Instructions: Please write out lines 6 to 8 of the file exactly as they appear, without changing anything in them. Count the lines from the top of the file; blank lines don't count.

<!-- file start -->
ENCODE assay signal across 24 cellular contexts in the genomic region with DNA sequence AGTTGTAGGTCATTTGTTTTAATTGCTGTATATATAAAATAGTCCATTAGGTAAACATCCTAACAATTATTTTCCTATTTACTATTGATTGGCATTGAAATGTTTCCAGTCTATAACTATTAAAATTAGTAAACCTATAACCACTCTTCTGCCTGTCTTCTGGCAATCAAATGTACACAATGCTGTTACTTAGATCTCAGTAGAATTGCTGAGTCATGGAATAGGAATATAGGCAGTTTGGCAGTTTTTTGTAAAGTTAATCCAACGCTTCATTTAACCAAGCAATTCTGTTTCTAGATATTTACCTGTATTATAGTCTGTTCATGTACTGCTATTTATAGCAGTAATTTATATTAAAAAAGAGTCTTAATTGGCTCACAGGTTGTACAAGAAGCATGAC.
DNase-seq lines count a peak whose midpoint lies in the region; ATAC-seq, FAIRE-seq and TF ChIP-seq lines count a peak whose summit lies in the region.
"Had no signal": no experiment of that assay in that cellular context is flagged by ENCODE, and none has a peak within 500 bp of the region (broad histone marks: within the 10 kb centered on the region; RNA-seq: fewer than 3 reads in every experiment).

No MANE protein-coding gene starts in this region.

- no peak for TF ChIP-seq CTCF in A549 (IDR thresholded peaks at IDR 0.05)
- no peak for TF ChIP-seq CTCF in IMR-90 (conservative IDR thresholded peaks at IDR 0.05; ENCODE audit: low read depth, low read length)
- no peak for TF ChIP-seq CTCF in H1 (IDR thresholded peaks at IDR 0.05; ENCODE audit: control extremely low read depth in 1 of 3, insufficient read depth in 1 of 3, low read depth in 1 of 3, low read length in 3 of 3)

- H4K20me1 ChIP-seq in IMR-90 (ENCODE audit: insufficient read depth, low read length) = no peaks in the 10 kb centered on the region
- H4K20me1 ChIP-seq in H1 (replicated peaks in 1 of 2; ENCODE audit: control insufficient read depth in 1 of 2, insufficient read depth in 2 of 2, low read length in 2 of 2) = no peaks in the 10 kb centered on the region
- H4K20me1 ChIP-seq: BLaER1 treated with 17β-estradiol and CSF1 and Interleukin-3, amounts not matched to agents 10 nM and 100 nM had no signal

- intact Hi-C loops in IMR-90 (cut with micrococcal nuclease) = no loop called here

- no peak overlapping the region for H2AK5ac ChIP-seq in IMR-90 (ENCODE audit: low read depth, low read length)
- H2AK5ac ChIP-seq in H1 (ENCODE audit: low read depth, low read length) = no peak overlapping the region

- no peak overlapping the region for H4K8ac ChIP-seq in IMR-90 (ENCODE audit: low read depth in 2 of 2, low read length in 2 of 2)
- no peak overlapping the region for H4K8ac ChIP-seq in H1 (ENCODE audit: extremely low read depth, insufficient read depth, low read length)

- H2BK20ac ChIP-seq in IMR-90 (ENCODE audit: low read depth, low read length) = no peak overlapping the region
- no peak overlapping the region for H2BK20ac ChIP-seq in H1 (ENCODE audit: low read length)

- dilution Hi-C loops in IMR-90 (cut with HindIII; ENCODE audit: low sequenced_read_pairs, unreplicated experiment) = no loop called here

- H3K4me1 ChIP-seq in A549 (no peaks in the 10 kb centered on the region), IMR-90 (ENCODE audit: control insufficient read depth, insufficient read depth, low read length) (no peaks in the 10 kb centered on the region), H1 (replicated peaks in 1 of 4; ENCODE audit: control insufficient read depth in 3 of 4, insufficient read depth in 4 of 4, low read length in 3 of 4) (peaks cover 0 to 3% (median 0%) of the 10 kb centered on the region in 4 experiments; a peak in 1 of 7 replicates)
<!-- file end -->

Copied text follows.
- no peak for TF ChIP-seq CTCF in IMR-90 (conservative IDR thresholded peaks at IDR 0.05; ENCODE audit: low read depth, low read length)
- no peak for TF ChIP-seq CTCF in H1 (IDR thresholded peaks at IDR 0.05; ENCODE audit: control extremely low read depth in 1 of 3, insufficient read depth in 1 of 3, low read depth in 1 of 3, low read length in 3 of 3)

- H4K20me1 ChIP-seq in IMR-90 (ENCODE audit: insufficient read depth, low read length) = no peaks in the 10 kb centered on the region